We recently asked readers to tell us how they knew that they turned into their fathers. The responses were both humorous and melancholy. A woman wrote saying she would rather wear a tool belt than an apron — thanks to Dad. Another wrote to us about his father while sitting at his dad’s grave.
The following are some of our favorites. We think they will make you chuckle and recall special moments you spent with your dad.
Happy Father’s Day, Pop!
When I was a little girl, I’d jump onto the bathroom sink to look into the mirror, and hope that I would look more like Mom as I grew into a teen.
I thought Mom was beautiful and the better-looking of my parents, back then.
Years later, when Dad died, and I was getting ready to go to his funeral, I was looking in that same mirror that he used to look into every day to shave. While putting on my makeup, with tears streaming down my face, I was comforted and grateful to see that anytime I wanted to see my Dad, all I had to do was to go to that mirror.
Hand me the wrench
It wasn’t a single day or moment, but rather a myriad of times over the past 46 years that I realized I’m like my dad (Charles D. Bickett Jr.).
We share bullheadedness; high expectations; a quest for good manners; intolerance for lack of common sense; a love for practical jokes; craftiness and an extreme passion for tools.
As a child, my dad always won. When my son was born, I was almost giddy knowing it was finally my turn to win! Growing up, we were occasionally stabbed (gently) with a fork as a subtle reminder that elbows do not belong on the table. I found myself salivating as my son grew up, just waiting to teach the “elbows on the table lesson.”
We moved in with my parents when my son was 6. He thought he could escape the “fork prod” by sitting at the opposite end of the table from grandpa. Not!
I found a telescoping fork that spanned the length of the table (Ah-ha, in comes the craftiness and practical joking my dad so graciously ingrained in us).
I pray that I inspire my son in the manner my dad inspires me. He challenges me to be a better person. He always told me if I had eaten breakfast every morning I would have been in the top 10 of my class (I was 11).
He showed me how to repair things, instead of doing them for me (electrical, car and machine work).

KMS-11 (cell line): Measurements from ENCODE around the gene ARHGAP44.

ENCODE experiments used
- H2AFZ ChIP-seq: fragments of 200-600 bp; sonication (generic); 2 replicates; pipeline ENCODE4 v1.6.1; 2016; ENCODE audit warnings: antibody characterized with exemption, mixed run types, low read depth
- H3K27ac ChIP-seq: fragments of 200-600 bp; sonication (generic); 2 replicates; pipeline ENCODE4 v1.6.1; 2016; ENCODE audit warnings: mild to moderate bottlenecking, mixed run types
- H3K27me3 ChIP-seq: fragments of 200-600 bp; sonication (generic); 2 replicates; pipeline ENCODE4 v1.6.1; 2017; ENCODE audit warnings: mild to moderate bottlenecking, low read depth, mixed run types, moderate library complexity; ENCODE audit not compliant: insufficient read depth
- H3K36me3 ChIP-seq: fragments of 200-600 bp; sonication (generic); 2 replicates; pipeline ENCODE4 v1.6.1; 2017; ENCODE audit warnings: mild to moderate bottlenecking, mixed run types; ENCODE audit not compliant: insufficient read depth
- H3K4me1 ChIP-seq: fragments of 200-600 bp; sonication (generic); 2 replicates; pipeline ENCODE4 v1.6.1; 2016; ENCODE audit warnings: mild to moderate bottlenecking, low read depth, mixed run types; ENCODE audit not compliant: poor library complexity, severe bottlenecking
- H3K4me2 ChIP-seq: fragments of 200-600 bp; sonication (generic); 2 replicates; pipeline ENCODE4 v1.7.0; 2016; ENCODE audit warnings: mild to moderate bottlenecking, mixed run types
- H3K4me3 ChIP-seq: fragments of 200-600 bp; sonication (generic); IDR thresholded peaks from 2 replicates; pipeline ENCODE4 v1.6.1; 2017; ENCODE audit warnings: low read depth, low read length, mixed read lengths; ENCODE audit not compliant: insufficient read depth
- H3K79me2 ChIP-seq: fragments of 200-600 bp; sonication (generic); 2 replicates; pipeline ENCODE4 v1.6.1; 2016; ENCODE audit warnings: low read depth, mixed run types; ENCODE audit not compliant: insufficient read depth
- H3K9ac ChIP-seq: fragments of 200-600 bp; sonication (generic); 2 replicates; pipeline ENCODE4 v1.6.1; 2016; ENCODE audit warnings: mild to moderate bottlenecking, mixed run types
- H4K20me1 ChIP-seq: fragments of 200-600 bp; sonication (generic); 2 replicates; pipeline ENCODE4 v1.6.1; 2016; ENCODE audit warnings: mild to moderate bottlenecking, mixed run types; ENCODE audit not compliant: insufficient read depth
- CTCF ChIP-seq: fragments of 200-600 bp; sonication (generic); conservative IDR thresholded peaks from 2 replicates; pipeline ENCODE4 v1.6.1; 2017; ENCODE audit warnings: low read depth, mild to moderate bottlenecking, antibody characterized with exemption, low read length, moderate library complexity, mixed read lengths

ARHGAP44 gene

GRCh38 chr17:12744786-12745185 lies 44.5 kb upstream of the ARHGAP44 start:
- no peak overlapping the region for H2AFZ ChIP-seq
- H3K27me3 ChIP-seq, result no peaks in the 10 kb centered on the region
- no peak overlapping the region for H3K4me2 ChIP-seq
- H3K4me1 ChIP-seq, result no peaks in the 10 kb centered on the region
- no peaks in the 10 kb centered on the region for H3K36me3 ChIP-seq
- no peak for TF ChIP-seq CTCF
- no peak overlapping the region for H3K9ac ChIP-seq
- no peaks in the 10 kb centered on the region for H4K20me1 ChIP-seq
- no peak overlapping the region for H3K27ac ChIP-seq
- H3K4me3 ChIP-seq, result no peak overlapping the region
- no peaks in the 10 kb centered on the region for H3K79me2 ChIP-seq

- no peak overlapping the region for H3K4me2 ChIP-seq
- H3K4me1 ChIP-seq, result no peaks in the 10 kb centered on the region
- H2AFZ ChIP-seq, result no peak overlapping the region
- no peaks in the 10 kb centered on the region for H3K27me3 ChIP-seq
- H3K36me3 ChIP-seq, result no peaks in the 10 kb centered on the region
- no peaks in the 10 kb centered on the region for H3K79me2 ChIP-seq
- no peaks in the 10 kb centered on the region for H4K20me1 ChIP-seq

Most of all, he loved me unconditionally and continues to do so. Now it is my turn to take care of him, to show him unconditional love and to remind him he needs to eat breakfast every morning.
I sure love you, Dad!
Sharon K. Fox
I grew up in a small Midwestern village. … We had a local electric company because our local doctor argued for [it based on] health reasons like running water and flush toilets, as well as yard lights for playing night baseball. I suppose he persuaded our local banker, his father-in-law, that it would also be a money maker. And of course it was.
However, we frequently suffered power outages, plus electricity was expensive for users. My father would become a roaring maniacal crusader policing the house whenever he found lights on with no one using them, lecturing us on wastefulness. Same with irons and electric curling irons. (Grandmother stuck her curling iron into a small kerosene lamp to get it warm, then curl the white fringe of hair that framed her face. She avoided confrontation.)
[With my own children] I turned into my father if I saw a light still on in the bedroom or garage after they had gone elsewhere.
I have three children, all with their own set of stories about when I became Dad. The one that stands out to me, however, involves our youngest daughter, Jennifer.
It was homecoming night. Jennifer had on one of those dresses that made her look like one of those plastic cake-top dolls found on wedding cakes. Her date’s mom was also present in our home to … snap photos.
Well, Jennifer (and her date) pose for the all-important photo. But one thing was very wrong. He had his arm around my daughter’s waist! Oh no, this is not going to work, I thought.
I told him abruptly, “Don’t touch my daughter!” He slammed to attention like a new recruit. I didn’t care if his mom was standing next to me or not, that’s the way it is. I then proceeded to follow them out to the car. My wife said, “Get back here, Joe.” I said, “That’s my precious cargo.”
His mom really didn’t have anything to say about the whole thing, probably because her husband [had] done the same thing.
Joe Cassiday Jr.
My quest as a child and most especially since I became a husband (20 years ago) and a father (19 years ago) was to turn into my father. I wake up every day hoping that I can be as good a father to my kids and as good a husband to my wife as my dad was to his.
As my oldest child graduates, I have come to the realization that this is one goal I will never reach, and I am OK with that. You see, in my eyes, my dad is perfect in every way. Someday, I hope I can try to turn into the grandpa that my dad is to his grandchildren — another impossible quest.
Thank you, Dad, for setting the bar so high that it can never be reached. You are truly the best.